Kay Francis plays a doctor in danger of losing her license after her fellow doctor husband dies during a police raid where it’s discovered he’s been aiding a criminal gang lead by Humphrey Bogart and getting well paid for it.
Determined to clear her name, Francis moves out to the country where it’s believed Bogart’s hiding out. James Stephenson plays a wandering intellectual who Bogart ropes into ghost-writing his autobiography. Soon Bogart’s injured during a robbery and shows up at Francis’s door looking for help. She ingratiates herself but soon springs a trap.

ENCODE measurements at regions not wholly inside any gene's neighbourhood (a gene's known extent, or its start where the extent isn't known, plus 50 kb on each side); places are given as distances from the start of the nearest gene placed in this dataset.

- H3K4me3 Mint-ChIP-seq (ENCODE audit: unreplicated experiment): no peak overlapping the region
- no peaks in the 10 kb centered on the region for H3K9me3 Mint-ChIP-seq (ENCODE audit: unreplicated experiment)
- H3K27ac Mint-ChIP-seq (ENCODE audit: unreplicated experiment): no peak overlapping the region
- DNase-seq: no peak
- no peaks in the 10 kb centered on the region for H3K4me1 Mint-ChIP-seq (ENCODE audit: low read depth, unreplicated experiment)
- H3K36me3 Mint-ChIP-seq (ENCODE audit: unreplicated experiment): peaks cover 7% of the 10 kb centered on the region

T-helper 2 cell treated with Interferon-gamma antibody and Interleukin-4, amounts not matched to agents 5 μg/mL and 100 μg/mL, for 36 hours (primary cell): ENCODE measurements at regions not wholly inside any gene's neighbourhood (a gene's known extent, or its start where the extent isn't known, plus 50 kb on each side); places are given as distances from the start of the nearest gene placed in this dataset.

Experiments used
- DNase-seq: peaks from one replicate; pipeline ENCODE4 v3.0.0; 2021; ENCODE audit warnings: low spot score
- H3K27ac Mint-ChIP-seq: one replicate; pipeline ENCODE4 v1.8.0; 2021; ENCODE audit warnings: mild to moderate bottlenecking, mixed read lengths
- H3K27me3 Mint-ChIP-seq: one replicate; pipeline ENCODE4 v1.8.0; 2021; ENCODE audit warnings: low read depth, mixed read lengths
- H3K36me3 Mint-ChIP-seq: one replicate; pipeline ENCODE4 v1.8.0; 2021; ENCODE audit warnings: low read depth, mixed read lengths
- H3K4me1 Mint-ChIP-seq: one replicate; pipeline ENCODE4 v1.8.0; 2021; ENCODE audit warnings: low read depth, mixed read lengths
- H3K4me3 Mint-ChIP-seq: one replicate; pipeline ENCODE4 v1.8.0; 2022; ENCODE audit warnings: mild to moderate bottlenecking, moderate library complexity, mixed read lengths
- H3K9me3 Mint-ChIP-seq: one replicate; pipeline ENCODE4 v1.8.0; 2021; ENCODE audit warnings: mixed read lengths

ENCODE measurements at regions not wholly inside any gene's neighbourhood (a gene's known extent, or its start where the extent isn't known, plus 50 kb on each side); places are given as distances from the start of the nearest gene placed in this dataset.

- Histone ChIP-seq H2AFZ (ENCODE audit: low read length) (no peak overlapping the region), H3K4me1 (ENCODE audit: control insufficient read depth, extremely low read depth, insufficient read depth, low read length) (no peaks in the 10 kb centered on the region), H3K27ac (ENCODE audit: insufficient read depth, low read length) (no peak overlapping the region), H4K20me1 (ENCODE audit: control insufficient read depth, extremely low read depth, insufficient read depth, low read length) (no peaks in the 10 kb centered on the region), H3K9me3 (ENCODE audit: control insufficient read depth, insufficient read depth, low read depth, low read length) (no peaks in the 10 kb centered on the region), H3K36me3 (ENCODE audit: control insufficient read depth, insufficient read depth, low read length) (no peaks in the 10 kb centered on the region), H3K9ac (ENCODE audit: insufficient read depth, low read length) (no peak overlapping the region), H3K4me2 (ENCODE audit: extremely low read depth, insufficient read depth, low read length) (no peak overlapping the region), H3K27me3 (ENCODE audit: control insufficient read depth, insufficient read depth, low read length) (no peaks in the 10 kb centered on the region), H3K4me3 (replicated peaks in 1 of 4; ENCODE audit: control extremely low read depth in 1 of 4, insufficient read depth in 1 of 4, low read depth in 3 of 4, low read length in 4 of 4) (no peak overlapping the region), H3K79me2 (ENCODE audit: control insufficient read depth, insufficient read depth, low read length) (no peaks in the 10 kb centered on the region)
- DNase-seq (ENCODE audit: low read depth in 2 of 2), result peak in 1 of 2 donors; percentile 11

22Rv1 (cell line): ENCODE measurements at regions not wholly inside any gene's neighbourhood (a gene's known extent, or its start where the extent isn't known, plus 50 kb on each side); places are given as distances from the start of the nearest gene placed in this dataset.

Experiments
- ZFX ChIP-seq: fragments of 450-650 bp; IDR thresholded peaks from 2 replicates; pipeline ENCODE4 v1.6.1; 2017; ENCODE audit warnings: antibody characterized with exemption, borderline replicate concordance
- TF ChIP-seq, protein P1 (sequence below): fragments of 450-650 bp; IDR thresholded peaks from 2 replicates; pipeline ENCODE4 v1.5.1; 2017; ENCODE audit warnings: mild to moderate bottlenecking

It’s a preposterous ploy that sees Francis blind Bogart and his crew then try to escape with Stephenson while the gangsters wander around like zombies, guns at the ready. The film proffers a novel blurred screen effect meant to simulate the impaired vision. Soon the cops arrive and a shootout ensues. I couldn’t help but wonder how the goons found the windows to shoot out of, given they’re supposed to be blind. At least the gunplay results in actual bloody wounds, not just folks doubling over and collapsing.
For his part, Bogart plays the same inarticulate heavy that dominated this stage of his career at Warner Bros. “Me against the rest of the woy-ald.” he says while reading a book titled Famous Sayings and Doings of Napoleon. I know because said book has the title printed on both sides.